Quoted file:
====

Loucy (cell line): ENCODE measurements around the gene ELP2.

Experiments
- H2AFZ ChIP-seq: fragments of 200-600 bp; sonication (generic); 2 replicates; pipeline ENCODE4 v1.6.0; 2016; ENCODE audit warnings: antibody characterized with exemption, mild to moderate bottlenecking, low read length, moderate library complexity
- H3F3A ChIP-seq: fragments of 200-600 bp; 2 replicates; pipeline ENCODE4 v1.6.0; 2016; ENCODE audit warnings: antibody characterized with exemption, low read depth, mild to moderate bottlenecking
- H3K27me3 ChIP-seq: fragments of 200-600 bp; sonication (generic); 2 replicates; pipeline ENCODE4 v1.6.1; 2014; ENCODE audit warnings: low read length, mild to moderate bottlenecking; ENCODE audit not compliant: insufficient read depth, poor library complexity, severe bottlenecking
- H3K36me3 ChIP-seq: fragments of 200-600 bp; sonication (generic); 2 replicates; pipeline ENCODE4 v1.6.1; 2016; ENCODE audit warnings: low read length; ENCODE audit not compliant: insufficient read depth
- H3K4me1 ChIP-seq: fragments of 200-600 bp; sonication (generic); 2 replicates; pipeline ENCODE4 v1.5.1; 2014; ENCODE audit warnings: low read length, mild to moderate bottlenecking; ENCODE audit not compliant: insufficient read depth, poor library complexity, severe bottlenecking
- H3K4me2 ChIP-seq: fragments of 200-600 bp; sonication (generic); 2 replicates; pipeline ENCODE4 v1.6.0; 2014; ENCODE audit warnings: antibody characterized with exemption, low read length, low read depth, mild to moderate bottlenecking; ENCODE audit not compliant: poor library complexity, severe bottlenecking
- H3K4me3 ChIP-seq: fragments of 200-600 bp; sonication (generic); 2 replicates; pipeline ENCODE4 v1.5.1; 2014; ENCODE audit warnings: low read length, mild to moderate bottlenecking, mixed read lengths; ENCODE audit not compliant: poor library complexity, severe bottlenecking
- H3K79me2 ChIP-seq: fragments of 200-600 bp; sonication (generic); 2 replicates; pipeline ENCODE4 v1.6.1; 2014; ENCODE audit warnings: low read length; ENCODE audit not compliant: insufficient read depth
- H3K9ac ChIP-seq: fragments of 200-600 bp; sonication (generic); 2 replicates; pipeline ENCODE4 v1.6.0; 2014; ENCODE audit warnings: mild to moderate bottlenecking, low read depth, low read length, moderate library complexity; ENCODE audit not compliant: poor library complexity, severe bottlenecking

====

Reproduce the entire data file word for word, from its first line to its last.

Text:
Loucy (cell line): ENCODE measurements around the gene ELP2.

Experiments
- H2AFZ ChIP-seq: fragments of 200-600 bp; sonication (generic); 2 replicates; pipeline ENCODE4 v1.6.0; 2016; ENCODE audit warnings: antibody characterized with exemption, mild to moderate bottlenecking, low read length, moderate library complexity
- H3F3A ChIP-seq: fragments of 200-600 bp; 2 replicates; pipeline ENCODE4 v1.6.0; 2016; ENCODE audit warnings: antibody characterized with exemption, low read depth, mild to moderate bottlenecking
- H3K27me3 ChIP-seq: fragments of 200-600 bp; sonication (generic); 2 replicates; pipeline ENCODE4 v1.6.1; 2014; ENCODE audit warnings: low read length, mild to moderate bottlenecking; ENCODE audit not compliant: insufficient read depth, poor library complexity, severe bottlenecking
- H3K36me3 ChIP-seq: fragments of 200-600 bp; sonication (generic); 2 replicates; pipeline ENCODE4 v1.6.1; 2016; ENCODE audit warnings: low read length; ENCODE audit not compliant: insufficient read depth
- H3K4me1 ChIP-seq: fragments of 200-600 bp; sonication (generic); 2 replicates; pipeline ENCODE4 v1.5.1; 2014; ENCODE audit warnings: low read length, mild to moderate bottlenecking; ENCODE audit not compliant: insufficient read depth, poor library complexity, severe bottlenecking
- H3K4me2 ChIP-seq: fragments of 200-600 bp; sonication (generic); 2 replicates; pipeline ENCODE4 v1.6.0; 2014; ENCODE audit warnings: antibody characterized with exemption, low read length, low read depth, mild to moderate bottlenecking; ENCODE audit not compliant: poor library complexity, severe bottlenecking
- H3K4me3 ChIP-seq: fragments of 200-600 bp; sonication (generic); 2 replicates; pipeline ENCODE4 v1.5.1; 2014; ENCODE audit warnings: low read length, mild to moderate bottlenecking, mixed read lengths; ENCODE audit not compliant: poor library complexity, severe bottlenecking
- H3K79me2 ChIP-seq: fragments of 200-600 bp; sonication (generic); 2 replicates; pipeline ENCODE4 v1.6.1; 2014; ENCODE audit warnings: low read length; ENCODE audit not compliant: insufficient read depth
- H3K9ac ChIP-seq: fragments of 200-600 bp; sonication (generic); 2 replicates; pipeline ENCODE4 v1.6.0; 2014; ENCODE audit warnings: mild to moderate bottlenecking, low read depth, low read length, moderate library complexity; ENCODE audit not compliant: poor library complexity, severe bottlenecking